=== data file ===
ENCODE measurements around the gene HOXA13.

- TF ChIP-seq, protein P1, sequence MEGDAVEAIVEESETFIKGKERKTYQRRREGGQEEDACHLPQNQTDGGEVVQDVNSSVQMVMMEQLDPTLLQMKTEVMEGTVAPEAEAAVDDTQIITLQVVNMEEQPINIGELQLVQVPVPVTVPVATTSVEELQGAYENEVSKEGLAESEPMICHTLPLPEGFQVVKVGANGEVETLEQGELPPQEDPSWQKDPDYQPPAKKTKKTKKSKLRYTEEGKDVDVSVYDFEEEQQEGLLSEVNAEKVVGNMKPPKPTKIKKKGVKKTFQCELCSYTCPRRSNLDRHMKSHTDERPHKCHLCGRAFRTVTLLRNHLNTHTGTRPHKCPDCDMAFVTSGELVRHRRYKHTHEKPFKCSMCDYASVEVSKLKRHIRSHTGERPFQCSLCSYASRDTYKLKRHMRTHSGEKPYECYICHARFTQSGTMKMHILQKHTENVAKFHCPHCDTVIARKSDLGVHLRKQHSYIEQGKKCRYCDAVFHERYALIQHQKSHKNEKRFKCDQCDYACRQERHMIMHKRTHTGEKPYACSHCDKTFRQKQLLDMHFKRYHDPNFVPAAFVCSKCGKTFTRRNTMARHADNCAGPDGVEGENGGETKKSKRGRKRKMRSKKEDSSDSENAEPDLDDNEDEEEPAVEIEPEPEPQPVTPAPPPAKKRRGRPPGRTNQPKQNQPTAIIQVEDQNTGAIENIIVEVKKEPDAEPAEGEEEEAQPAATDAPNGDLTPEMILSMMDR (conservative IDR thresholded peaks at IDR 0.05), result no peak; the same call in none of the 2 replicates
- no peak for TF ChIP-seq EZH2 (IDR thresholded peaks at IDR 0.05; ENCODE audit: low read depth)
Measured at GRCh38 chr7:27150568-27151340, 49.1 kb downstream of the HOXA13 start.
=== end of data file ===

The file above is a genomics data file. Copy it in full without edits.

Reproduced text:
ENCODE measurements around the gene HOXA13.

- TF ChIP-seq, protein P1, sequence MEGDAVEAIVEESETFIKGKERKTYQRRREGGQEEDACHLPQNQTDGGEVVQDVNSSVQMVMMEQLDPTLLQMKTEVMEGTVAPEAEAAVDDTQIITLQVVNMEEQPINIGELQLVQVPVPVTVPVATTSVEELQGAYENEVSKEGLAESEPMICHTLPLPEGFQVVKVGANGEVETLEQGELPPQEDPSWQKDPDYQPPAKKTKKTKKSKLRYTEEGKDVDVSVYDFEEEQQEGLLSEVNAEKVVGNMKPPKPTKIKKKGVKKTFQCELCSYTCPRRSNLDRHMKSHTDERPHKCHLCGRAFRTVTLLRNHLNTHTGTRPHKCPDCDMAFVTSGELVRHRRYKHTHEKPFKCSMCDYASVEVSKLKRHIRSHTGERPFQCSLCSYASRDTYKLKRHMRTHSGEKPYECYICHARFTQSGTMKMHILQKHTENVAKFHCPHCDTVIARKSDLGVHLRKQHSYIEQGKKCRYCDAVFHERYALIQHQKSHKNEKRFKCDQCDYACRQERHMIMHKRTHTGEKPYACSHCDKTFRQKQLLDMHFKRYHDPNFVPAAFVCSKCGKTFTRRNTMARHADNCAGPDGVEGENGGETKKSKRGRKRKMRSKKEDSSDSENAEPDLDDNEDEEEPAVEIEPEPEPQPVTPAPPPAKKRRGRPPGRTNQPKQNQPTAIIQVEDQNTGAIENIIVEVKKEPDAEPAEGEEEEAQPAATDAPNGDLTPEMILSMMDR (conservative IDR thresholded peaks at IDR 0.05), result no peak; the same call in none of the 2 replicates
- no peak for TF ChIP-seq EZH2 (IDR thresholded peaks at IDR 0.05; ENCODE audit: low read depth)
Measured at GRCh38 chr7:27150568-27151340, 49.1 kb downstream of the HOXA13 start.